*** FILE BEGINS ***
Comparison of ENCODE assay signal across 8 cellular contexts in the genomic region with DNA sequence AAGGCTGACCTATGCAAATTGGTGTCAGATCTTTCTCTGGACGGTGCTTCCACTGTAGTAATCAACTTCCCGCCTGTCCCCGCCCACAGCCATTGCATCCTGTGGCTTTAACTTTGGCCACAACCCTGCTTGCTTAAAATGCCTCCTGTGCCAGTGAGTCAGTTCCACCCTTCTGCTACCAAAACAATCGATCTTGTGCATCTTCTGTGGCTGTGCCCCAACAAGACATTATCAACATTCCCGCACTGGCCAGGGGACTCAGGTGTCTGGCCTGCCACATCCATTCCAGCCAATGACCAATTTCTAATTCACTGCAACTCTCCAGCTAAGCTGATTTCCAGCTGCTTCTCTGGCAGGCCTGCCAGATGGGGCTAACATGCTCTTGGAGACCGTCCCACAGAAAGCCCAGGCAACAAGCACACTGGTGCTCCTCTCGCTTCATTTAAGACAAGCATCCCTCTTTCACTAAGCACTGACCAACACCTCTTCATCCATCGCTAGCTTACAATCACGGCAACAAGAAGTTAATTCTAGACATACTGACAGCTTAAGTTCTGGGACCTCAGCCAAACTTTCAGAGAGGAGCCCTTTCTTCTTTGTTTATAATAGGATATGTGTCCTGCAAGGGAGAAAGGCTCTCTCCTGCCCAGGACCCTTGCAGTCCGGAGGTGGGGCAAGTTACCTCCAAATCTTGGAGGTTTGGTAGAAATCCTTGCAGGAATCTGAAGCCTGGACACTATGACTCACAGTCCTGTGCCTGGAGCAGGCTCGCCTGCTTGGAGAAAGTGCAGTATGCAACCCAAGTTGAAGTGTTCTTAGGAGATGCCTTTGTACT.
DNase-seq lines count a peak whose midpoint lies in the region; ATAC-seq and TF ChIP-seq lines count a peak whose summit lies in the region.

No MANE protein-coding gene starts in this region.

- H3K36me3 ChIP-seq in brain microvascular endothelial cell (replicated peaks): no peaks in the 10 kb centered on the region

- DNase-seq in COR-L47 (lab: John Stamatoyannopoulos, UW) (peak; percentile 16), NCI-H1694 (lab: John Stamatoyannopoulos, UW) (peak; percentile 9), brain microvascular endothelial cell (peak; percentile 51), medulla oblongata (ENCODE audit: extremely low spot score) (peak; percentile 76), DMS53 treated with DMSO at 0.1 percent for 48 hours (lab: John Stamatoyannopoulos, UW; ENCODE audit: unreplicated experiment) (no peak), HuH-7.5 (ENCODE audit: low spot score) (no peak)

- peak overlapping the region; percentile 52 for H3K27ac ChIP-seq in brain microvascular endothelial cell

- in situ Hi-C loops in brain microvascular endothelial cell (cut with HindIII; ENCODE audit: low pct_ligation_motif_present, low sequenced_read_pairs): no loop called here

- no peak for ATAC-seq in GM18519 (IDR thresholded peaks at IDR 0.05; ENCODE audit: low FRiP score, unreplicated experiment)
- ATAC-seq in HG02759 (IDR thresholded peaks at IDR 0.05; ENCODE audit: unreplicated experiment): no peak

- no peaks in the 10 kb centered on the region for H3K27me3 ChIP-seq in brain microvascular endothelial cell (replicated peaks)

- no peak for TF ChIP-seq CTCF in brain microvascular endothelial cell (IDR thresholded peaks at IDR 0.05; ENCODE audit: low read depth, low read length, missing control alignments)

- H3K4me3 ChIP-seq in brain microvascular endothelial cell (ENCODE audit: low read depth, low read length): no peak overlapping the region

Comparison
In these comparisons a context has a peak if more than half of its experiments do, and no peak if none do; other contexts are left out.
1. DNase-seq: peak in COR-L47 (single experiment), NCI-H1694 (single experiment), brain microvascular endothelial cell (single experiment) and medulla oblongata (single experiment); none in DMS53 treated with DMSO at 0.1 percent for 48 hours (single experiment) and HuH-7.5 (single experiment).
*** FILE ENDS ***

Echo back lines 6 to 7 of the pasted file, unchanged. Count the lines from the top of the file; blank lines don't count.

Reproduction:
- peak overlapping the region; percentile 52 for H3K27ac ChIP-seq in brain microvascular endothelial cell

- in situ Hi-C loops in brain microvascular endothelial cell (cut with HindIII; ENCODE audit: low pct_ligation_motif_present, low sequenced_read_pairs): no loop called here